Tough Combo Workout Straight Out of the ACFT

Taking part in the Army combat fitness test.
U.S. Army Reserve Spc. Daniel Bush, left, a civil affairs specialist with the 352st Civil Affairs Command, and Staff Sgt. Marco Campos, middle, a civil affairs specialist with the 410th Civil Affairs Battalion, participate in the Army Combat Fitness Test (ACFT) during day one of the 2021 U.S. Army Civil Affairs and Psychological Operations Command (Airborne) Best Warrior Competition at Fort Jackson, S.C., April 8, 2021. (Sgt. Hubert Delany/U.S. Army Civil Affairs and Psychological Operations Command)

There are many reasons to like the changes found in recent tactical fitness. They assess some new skills when compared to the classic PT tests we have done for generations. To be a good tactical athlete (military, police, firefighter), you need to be good at all the elements of fitness, including strength, power, speed, agility, muscle stamina, cardio endurance, flexibility, mobility and grip.

The latest tactical fitness tests assess the above elements of fitness, whereas the older PT test versions measured only muscle stamina and cardio endurance. Training for the old tests was easy, as all you needed was a place to run and do calisthenics. The newer versions require some training logistics, but the soldier is better assessed as a tactical athlete through the latest changes in Combat Fitness Tests and other Tactical Fitness Test protocols.

Recently, we had minimal equipment after our local gym was closed. We had a few tires, sandbags and an outdoor pull-up bar in a park with a place to run. One of the biggest gripes about preparing for the new Army combat fitness test is a lack of training equipment to use on a regular basis.

Here is a fun and incredibly challenging workout that will prepare you for many of the toughest events of the ACFT with minimum equipment:

Exercises Used: pull-ups, leg tucks, tire flips, farmer walks or runs, tire drags, running.

Equipment Needed: pull-up bar (outdoor), car tire, tractor tire, water jugs, rope, place to run.

Consider this workout a Leg and Pull Day where you focus mainly on leg exercises, but also add in pulling exercises and running. Many workouts in the gym would mix pull-ups with deadlifts on this day.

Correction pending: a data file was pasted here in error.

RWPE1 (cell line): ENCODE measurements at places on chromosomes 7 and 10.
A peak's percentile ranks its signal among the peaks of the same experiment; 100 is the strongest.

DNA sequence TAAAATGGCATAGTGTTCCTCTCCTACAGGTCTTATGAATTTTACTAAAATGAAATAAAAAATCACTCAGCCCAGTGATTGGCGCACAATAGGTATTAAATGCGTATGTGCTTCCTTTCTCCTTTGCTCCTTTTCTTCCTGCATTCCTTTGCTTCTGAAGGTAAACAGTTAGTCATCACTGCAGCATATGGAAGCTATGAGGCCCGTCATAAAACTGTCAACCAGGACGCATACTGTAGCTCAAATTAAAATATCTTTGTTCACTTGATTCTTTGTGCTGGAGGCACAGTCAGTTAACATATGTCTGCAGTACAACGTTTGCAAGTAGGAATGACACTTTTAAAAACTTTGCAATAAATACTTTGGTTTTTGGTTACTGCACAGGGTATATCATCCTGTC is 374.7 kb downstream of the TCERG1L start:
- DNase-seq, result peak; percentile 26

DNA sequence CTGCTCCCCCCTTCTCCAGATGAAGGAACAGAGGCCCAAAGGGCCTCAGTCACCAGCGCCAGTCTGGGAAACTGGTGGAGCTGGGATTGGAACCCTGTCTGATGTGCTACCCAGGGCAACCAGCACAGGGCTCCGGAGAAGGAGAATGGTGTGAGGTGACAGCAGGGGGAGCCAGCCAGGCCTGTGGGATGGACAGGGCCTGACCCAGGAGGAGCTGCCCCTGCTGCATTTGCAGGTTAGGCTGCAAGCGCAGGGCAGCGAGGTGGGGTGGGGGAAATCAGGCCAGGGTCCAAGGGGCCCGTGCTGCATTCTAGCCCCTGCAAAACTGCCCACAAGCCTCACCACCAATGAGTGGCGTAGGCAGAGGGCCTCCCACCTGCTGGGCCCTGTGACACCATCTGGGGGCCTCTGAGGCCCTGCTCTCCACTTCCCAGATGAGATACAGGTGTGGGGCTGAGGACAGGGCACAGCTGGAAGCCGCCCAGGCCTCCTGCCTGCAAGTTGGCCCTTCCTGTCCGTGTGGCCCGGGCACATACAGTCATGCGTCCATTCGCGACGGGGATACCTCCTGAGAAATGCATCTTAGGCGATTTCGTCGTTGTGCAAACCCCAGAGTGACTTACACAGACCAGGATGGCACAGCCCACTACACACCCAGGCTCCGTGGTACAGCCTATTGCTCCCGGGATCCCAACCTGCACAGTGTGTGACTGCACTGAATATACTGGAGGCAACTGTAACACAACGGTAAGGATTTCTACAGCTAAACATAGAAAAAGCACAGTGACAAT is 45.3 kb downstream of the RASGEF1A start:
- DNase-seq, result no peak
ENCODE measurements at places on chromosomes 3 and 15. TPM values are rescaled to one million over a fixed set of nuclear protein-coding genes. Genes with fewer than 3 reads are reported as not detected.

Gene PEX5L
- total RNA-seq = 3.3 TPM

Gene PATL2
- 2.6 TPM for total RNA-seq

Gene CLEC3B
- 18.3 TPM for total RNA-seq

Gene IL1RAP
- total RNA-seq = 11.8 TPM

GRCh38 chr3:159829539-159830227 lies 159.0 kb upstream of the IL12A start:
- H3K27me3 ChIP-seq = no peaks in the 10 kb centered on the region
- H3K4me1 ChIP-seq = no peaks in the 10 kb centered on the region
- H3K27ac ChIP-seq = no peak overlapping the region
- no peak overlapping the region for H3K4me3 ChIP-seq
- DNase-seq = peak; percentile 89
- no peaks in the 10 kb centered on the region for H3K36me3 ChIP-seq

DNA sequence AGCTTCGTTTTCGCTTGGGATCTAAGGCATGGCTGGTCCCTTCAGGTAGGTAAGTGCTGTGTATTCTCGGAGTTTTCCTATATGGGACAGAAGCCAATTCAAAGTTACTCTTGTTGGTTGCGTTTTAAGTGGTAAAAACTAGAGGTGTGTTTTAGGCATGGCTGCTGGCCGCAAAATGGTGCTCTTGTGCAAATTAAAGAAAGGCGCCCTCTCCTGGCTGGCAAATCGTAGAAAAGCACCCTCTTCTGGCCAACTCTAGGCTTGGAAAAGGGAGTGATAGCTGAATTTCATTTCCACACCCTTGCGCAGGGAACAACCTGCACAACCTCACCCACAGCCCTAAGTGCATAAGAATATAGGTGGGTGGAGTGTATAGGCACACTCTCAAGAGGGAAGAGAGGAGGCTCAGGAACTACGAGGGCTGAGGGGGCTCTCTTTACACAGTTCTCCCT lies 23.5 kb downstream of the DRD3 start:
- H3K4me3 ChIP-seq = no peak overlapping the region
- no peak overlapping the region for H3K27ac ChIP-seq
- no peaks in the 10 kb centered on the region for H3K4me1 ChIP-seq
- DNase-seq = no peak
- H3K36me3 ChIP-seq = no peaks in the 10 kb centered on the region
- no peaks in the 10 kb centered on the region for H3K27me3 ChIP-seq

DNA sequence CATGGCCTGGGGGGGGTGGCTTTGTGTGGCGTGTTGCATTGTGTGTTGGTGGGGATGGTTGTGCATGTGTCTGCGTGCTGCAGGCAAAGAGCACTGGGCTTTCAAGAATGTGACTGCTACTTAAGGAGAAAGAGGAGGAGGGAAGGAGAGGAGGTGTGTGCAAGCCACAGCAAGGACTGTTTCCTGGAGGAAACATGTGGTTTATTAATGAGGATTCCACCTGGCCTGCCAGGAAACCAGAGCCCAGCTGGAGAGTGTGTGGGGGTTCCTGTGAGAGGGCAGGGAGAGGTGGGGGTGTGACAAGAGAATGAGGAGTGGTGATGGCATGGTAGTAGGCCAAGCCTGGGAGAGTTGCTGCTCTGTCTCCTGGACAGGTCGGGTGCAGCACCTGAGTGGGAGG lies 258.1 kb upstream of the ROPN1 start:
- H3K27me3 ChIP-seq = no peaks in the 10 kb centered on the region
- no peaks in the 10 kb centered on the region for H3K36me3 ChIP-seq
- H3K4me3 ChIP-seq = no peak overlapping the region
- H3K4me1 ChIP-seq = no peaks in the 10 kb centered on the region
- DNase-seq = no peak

Here is the minimum equipment version of the workout session:

ACFT Prep -- No Excuses

Run a one-mile warmup jog. Stretch legs, arms, hips and lower back.

Repeat 5 times

Pull-ups: 5-10 (or assisted)

Leg tucks: 5-10 (or do 10-15 90-degree hanging knee-ups if you need to work up to leg tucks)

Tire flips: 5-10 (or deadlift)

Farmer's carry: 2 x 25-meter shuttle using two five-gallon water jugs or 40 pounds

Sprint: 2 x 25 meters

Tire drag: 2 x 25 meters. Use a rope tied around the car tire, pull or drag over ground for 2 x 25 meters

Run 400 meters at your goal mile pace for two-mile timed run

Rest as needed before the next set.

Run a one-mile cooldown jog. Stretch legs, arms, hips and lower back well.

With minimal equipment, you can do some of the more challenging events of the ACFT and test your strength, power, speed/agility, muscle stamina and endurance. Your ability to do the leg tuck also will be a combination of grip strength, flexibility, arm and core strength.

NOTE: Practice pull-ups. Anyone who cannot do at least half pull-ups will have a hard time doing the leg tucks. Though you can replace the leg tuck with a plank pose, learning how to do the leg tuck will allow you to add pull-ups and knee-ups to your routine. Stretching the lower back well and building strong hip flexors will help the leg tuck improve as well. That is why we added the hanging knee-up to build up to leg tucks. Get Your First Pull-up Article.

Stew Smith is a former Navy SEAL and fitness author certified as a Strength and Conditioning Specialist (CSCS) with the National Strength and Conditioning Association. Visit his Fitness eBook store if you're looking to start a workout program to create a healthy lifestyle. Send your fitness questions to

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